State schools Superintendent Sherri Ybarra’s latest campaign finance reports raise some questions, all revolving around a $2,400 payment she made from her campaign to herself eight days after the May 15 primary.
It was a reporter asking those questions — Clark Corbin of Idaho Education News — that prompted a week of exchanges between officials at the Idaho Secretary of State’s office and Ybarra’s campaign, culminating in the filing of multiple amended reports stretching back into the first half of 2017.
“There’s nothing that says you can’t amend your report — there’s nothing that prohibits it,” said Chief Deputy Idaho Secretary of State Tim Hurst.
Ybarra’s reports now are up to date, as Corbin reported last week.
The central point here: It’s illegal to convert campaign funds to personal use. In fact, it’s a crime. But it’s perfectly legal for a candidate to loan personal funds to their campaign, and then later, when fundraising has more than covered that amount, pay themselves back.
Ybarra’s original reports, through three reporting cycles — the first half of 2017, the second half of 2017, and the pre-primary report filed in May — all showed no loans from Ybarra to the campaign. Instead, the campaign reported zero debt.
They did, however, show two donations from Ybarra to her campaign. She reported donating $400 on April 12, 2017, toward her primary campaign for re-election, and $2,000 on Aug. 29, 2017, toward her general election campaign for re-election.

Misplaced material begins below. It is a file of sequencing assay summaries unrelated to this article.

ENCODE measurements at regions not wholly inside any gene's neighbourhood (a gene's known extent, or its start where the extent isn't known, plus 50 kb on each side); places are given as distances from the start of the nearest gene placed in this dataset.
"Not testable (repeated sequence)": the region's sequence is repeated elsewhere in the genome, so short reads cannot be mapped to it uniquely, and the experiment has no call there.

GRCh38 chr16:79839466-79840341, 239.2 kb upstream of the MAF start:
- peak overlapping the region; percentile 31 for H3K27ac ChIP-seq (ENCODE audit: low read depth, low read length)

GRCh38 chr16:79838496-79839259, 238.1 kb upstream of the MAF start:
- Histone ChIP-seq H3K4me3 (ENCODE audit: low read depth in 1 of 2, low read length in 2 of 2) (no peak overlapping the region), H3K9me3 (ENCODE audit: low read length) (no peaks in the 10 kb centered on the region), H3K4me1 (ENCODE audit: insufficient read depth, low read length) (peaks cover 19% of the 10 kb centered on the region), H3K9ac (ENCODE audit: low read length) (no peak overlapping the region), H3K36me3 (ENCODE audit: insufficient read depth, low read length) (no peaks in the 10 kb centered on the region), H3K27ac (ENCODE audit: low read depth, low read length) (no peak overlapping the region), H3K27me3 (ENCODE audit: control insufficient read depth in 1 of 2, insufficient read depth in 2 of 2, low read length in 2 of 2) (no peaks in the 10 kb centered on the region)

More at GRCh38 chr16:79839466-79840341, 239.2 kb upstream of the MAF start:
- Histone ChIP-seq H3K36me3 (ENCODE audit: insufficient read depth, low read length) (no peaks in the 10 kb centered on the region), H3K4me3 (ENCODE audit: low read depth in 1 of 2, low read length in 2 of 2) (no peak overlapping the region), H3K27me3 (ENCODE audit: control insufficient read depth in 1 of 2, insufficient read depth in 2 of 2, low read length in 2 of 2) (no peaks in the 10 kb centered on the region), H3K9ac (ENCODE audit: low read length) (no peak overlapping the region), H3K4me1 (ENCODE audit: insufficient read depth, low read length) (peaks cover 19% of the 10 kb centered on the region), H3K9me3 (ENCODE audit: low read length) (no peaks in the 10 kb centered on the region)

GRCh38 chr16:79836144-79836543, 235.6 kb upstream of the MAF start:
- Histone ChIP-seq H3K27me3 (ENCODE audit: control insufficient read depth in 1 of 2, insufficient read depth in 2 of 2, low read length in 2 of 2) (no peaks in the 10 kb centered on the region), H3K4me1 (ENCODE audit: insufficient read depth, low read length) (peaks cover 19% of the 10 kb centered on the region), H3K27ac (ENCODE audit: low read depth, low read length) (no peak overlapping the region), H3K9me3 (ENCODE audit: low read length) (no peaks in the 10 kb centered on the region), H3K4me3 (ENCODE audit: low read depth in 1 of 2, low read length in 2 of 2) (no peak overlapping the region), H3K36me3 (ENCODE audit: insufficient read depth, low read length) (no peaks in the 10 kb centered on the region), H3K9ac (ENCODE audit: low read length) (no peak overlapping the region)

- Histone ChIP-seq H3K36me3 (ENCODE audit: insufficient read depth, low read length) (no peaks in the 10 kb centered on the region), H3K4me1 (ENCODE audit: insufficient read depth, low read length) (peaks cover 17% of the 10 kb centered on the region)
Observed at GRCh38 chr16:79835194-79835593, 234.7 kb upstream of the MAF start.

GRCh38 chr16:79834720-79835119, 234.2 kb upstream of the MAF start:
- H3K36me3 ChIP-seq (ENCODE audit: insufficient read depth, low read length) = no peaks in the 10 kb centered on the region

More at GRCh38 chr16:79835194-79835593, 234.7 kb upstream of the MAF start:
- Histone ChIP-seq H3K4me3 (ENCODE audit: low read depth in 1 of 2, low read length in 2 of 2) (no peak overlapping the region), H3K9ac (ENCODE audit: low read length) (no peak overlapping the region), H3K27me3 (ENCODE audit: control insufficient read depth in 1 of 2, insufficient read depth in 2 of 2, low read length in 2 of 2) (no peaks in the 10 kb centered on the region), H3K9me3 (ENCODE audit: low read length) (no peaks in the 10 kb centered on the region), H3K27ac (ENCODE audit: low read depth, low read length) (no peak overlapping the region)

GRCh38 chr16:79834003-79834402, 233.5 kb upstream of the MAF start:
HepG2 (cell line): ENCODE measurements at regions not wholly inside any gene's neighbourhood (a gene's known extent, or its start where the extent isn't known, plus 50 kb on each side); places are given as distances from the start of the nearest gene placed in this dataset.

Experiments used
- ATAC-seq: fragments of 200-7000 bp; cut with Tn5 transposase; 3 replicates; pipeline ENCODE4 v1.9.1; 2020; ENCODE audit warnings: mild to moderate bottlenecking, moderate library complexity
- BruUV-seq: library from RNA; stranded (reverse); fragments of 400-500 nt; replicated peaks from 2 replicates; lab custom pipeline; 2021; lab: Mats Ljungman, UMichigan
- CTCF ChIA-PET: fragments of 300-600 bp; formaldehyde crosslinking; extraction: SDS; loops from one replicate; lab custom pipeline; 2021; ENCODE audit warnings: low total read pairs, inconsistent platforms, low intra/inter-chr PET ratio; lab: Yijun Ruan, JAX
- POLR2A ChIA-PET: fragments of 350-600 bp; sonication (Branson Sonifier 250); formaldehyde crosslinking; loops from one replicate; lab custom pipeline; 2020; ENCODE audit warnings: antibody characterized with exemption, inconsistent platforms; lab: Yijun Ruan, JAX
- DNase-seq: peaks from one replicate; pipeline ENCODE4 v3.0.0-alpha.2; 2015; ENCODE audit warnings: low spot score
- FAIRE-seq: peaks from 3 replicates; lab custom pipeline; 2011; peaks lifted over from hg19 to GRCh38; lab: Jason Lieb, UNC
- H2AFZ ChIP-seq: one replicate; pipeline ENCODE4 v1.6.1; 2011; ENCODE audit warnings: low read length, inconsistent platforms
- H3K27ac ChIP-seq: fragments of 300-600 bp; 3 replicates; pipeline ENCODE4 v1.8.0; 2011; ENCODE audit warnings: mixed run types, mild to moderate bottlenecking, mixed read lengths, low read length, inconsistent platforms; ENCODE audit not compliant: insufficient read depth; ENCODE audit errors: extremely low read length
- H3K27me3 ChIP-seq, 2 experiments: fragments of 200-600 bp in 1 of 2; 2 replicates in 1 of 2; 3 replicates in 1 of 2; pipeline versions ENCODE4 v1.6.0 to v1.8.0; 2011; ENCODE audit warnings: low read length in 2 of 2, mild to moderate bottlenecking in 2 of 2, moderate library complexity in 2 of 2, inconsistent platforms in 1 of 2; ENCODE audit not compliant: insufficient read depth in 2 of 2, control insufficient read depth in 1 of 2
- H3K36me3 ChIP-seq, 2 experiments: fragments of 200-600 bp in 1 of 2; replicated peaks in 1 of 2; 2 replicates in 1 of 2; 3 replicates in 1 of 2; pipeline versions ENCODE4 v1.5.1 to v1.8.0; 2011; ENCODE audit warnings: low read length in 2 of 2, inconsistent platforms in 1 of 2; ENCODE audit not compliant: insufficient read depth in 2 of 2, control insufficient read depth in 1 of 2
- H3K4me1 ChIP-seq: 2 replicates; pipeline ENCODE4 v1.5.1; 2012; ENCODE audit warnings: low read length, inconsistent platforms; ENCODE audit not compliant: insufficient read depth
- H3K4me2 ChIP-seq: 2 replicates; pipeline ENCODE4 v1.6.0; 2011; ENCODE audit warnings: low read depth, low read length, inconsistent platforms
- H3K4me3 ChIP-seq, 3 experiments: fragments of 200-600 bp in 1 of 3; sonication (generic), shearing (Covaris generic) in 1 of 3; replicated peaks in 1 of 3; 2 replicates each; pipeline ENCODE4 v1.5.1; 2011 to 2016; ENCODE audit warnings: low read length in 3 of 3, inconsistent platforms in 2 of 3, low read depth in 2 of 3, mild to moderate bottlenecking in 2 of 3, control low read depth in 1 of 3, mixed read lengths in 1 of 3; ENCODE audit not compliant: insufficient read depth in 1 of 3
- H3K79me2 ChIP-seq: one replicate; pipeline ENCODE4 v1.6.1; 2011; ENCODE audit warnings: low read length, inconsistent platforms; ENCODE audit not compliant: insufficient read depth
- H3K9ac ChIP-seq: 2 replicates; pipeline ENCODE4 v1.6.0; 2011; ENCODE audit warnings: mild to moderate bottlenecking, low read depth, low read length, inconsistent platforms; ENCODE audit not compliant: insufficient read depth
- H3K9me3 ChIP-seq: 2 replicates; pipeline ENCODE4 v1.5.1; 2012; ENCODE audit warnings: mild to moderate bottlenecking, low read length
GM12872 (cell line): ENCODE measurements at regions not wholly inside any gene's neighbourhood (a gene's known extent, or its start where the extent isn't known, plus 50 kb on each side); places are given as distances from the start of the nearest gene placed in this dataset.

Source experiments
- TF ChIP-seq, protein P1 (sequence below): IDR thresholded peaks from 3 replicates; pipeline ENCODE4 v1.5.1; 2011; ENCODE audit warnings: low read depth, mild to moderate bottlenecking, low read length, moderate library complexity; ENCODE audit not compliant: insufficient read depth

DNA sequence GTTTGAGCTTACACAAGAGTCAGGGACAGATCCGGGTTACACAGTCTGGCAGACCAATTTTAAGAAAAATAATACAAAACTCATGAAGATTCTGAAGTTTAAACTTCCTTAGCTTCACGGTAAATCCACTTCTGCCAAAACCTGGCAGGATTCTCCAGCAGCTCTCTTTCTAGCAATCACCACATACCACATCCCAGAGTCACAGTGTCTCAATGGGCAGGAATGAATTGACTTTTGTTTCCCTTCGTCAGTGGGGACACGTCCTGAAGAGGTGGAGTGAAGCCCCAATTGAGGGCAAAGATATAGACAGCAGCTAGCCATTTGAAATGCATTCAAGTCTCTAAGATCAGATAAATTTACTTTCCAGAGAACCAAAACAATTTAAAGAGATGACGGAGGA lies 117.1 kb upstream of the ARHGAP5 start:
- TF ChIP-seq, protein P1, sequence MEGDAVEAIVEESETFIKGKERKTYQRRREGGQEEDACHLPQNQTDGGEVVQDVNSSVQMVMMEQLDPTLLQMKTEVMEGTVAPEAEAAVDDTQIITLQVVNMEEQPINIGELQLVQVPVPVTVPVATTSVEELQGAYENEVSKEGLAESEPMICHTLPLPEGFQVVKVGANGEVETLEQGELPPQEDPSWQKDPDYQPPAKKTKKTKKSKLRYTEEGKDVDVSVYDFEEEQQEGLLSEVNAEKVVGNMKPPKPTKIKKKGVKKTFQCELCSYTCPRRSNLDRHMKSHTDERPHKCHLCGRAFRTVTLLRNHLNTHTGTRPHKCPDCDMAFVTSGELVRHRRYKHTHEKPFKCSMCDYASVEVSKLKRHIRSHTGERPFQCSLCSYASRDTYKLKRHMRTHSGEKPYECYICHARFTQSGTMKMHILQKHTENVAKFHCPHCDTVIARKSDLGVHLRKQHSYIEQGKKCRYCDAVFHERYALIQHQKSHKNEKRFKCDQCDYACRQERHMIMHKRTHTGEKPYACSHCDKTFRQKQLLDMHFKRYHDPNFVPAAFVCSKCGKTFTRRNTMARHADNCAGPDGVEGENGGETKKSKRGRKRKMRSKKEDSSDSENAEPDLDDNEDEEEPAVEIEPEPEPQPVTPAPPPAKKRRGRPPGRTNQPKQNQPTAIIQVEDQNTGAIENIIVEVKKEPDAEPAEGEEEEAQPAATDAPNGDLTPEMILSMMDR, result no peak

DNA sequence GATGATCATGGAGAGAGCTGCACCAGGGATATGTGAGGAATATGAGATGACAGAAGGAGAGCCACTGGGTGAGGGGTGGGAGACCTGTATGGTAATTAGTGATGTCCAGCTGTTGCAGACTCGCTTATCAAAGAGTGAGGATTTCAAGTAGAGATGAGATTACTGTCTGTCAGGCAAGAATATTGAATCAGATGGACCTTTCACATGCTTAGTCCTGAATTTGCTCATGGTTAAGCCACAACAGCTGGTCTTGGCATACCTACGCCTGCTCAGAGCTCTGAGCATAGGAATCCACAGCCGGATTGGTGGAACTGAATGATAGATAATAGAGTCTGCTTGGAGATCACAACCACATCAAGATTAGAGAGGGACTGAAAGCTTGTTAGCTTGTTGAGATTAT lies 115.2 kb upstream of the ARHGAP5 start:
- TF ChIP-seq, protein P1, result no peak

Then, in her post-primary report on June 18 — which was filed four days after the filing deadline — Ybarra reported that she’d paid herself back for $2,400 in loans, in a single payment on May 23.
After getting questions from Corbin, the EdNews reporter, Hurst said, “We started looking into it in more detail.”
“The intent may have been to loan it, and the treasurer reported it wrong, by saying it’s a contribution and not a loan,” Hurst said. “If she did in fact intend it to be a loan but it was reported by the treasurer as a contribution, and they’re trying to correct that mistake, that’s what the amendment process is for.”
However, he noted, “If she meant it to be a contribution, you can’t go back and change it. You can’t convert a contribution to a loan.”
The question is the intent. But Hurst said the Secretary of State’s office doesn’t have the resources to fully investigate what a candidate’s intent might have been.
“We have to rely on the reports,” he said.
Hurst said the Secretary of State’s office has asked the Attorney General’s office for advice. “We’ll discuss it with the Attorney General’s office and see what they think about it,” Hurst said.
Neither Ybarra nor her campaign treasurer, Tim McMurtrey, could be reached for comment.
The Secretary of State’s office earlier opted not to impose fines on Ybarra for filing late; it made the same call for another statewide candidate, GOP lieutenant governor nominee Janice McGeachin, whose post-primary report also was four days late.
While fines rarely are imposed, Hurst confirmed that one legislative candidate, Alanna Brooks, who despite multiple contacts never filed any of the required campaign finance reports until June 8, was fined $400. Brooks is a Democratic candidate for a House seat in District 2 in North Idaho who, once she filed, reported no fundraising.
The only other fine imposed so far this year was $50 on the Idaho Democratic Latino Caucus; the fine was imposed June 28, and paid June 29.
The Secretary of State’s office also reports that it’s sent warning letters — and still could impose $50-a-day fines — on four political action committees so far this election cycle: AIA Idaho PAC, Keep Idaho Elections Accountable, Liberty Shoot, and Local 5005 Worley Firefighters.
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